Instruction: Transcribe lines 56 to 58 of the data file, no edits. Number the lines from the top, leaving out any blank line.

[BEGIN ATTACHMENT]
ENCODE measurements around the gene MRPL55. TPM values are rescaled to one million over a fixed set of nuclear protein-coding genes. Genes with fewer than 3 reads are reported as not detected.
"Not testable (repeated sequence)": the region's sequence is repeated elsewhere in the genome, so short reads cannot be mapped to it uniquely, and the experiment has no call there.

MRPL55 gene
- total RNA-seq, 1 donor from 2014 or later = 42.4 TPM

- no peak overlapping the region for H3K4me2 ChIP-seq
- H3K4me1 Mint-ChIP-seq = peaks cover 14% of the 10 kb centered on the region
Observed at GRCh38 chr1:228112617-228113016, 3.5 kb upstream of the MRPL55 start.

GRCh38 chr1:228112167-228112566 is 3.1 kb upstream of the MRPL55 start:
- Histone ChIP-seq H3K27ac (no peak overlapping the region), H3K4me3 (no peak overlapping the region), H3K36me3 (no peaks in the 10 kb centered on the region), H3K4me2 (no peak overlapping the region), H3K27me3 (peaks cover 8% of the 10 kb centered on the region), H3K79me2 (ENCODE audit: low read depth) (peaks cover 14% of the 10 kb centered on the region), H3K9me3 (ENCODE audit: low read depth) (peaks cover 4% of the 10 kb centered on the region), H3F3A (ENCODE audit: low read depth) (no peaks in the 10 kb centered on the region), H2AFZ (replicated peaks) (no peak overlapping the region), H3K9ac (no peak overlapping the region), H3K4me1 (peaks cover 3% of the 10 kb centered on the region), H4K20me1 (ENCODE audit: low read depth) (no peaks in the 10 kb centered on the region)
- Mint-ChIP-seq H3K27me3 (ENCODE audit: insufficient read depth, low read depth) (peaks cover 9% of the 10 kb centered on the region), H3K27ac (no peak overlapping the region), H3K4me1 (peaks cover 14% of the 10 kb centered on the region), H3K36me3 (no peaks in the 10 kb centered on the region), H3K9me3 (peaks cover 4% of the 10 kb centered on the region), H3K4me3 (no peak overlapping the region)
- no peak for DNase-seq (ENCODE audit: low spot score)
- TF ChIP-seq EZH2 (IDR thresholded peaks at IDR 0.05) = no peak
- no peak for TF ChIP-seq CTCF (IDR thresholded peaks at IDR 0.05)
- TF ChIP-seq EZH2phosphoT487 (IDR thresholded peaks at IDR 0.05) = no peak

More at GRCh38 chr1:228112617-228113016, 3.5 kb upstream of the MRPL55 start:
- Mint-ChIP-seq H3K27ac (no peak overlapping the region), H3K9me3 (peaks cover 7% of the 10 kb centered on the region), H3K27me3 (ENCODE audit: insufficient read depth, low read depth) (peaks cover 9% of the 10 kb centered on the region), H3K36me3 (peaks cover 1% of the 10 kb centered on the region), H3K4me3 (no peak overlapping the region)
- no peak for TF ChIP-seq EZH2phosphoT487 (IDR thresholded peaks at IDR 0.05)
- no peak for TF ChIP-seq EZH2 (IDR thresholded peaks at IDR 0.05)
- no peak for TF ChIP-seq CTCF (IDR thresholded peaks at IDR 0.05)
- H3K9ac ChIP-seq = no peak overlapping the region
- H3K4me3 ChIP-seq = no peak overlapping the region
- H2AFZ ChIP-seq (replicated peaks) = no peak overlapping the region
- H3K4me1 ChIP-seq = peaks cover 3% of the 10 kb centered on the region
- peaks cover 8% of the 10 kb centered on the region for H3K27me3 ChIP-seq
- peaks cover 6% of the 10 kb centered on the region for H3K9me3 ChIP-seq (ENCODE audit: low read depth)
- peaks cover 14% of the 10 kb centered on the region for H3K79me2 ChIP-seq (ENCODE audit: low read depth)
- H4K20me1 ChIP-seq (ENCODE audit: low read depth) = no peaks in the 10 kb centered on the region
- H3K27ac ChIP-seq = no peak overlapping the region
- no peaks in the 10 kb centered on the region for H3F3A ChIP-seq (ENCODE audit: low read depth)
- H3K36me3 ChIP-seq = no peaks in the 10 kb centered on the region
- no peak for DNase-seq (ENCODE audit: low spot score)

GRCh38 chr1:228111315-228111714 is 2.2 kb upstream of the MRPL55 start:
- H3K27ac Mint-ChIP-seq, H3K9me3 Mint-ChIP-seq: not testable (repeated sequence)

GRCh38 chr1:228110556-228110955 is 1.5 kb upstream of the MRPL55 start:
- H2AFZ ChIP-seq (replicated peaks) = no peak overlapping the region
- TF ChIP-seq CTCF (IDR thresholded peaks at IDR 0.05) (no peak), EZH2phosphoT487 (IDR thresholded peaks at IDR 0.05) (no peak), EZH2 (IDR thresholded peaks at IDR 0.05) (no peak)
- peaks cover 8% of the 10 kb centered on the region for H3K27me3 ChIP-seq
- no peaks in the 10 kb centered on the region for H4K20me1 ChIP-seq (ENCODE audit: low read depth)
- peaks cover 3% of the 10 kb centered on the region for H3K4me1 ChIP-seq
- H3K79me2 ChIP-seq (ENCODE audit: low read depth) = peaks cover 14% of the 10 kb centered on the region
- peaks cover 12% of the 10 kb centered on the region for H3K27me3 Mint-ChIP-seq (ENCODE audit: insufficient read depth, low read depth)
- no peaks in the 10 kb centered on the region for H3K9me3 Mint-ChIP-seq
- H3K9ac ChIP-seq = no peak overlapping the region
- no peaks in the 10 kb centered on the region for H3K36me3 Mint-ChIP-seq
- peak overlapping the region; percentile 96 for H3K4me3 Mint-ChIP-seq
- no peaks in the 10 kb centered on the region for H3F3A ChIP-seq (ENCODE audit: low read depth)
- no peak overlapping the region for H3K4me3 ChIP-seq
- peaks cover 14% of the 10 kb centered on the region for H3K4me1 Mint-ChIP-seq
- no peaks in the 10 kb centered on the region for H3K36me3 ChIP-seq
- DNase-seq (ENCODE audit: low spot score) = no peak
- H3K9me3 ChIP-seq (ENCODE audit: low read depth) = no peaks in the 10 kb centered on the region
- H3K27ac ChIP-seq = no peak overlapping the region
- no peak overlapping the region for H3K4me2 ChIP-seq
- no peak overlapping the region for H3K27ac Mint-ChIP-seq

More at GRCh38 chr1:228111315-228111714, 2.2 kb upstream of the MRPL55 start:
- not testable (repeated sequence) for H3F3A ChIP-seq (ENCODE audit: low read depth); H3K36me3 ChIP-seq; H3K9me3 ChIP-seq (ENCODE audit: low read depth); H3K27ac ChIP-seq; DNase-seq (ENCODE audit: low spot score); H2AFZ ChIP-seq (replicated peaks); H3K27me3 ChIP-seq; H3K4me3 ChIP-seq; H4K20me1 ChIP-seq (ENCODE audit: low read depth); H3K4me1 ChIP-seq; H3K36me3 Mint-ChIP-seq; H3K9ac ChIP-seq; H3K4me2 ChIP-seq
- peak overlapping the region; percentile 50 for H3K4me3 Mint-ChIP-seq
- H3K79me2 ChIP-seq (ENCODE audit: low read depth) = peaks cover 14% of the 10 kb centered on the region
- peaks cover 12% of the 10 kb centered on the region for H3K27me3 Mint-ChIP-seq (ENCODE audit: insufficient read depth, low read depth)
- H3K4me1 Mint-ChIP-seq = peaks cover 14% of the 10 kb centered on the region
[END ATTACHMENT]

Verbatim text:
- not testable (repeated sequence) for H3F3A ChIP-seq (ENCODE audit: low read depth); H3K36me3 ChIP-seq; H3K9me3 ChIP-seq (ENCODE audit: low read depth); H3K27ac ChIP-seq; DNase-seq (ENCODE audit: low spot score); H2AFZ ChIP-seq (replicated peaks); H3K27me3 ChIP-seq; H3K4me3 ChIP-seq; H4K20me1 ChIP-seq (ENCODE audit: low read depth); H3K4me1 ChIP-seq; H3K36me3 Mint-ChIP-seq; H3K9ac ChIP-seq; H3K4me2 ChIP-seq
- peak overlapping the region; percentile 50 for H3K4me3 Mint-ChIP-seq
- H3K79me2 ChIP-seq (ENCODE audit: low read depth) = peaks cover 14% of the 10 kb centered on the region